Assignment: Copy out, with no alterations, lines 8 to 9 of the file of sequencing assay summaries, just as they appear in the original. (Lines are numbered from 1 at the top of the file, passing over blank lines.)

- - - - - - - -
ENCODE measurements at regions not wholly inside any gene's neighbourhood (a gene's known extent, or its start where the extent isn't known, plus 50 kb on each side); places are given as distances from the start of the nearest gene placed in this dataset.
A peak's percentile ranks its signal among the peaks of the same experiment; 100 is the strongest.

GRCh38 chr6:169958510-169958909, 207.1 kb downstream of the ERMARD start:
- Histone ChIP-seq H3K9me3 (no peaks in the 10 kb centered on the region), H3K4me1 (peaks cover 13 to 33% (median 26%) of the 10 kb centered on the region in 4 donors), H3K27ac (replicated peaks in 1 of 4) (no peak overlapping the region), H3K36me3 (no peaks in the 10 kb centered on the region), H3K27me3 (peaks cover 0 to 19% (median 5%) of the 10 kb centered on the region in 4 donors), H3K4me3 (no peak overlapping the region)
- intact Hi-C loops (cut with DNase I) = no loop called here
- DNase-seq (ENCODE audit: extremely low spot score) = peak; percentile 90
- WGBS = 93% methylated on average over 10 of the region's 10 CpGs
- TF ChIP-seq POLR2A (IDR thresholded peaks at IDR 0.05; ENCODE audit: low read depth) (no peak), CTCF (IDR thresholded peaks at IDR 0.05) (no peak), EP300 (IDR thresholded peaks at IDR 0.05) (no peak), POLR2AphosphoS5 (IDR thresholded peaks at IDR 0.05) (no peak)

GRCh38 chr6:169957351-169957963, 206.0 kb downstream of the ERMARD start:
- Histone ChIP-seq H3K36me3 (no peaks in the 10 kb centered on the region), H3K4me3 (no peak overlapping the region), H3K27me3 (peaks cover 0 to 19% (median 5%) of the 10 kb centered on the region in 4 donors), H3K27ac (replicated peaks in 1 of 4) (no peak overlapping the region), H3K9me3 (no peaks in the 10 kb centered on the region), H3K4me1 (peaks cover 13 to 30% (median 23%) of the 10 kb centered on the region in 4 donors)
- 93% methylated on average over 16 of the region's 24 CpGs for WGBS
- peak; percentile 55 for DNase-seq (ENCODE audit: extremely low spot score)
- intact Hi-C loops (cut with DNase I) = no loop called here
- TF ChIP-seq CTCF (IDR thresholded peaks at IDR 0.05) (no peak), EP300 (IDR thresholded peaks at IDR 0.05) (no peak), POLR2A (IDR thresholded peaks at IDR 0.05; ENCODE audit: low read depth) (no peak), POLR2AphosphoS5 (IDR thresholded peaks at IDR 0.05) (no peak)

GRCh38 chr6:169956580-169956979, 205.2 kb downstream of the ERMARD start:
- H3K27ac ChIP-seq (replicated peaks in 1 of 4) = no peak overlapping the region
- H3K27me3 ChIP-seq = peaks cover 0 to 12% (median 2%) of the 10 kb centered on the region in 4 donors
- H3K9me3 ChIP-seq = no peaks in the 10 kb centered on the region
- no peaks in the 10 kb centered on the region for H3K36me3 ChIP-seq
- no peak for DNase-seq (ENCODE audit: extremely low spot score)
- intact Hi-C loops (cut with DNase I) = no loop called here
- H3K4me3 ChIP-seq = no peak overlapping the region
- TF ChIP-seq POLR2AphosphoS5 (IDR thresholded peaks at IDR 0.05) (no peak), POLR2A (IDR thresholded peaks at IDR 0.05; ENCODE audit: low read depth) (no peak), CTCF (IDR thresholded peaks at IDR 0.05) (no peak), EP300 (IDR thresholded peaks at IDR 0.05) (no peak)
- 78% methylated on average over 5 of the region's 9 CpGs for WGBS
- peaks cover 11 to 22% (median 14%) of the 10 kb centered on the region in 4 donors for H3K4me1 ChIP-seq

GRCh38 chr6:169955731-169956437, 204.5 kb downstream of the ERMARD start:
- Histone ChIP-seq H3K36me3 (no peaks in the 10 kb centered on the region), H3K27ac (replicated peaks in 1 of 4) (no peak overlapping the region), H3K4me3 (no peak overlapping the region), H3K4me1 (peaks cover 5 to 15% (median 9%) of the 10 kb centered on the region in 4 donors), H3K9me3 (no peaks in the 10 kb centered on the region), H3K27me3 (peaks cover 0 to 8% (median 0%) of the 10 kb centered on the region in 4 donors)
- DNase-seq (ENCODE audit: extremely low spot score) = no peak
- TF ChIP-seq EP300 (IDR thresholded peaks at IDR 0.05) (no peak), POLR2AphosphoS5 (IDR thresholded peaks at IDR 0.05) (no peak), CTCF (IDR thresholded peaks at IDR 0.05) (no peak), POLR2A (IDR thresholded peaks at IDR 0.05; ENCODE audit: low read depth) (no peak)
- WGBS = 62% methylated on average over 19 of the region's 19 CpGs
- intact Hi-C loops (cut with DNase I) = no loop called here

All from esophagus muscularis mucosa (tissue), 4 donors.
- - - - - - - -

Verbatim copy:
- TF ChIP-seq POLR2A (IDR thresholded peaks at IDR 0.05; ENCODE audit: low read depth) (no peak), CTCF (IDR thresholded peaks at IDR 0.05) (no peak), EP300 (IDR thresholded peaks at IDR 0.05) (no peak), POLR2AphosphoS5 (IDR thresholded peaks at IDR 0.05) (no peak)

GRCh38 chr6:169957351-169957963, 206.0 kb downstream of the ERMARD start: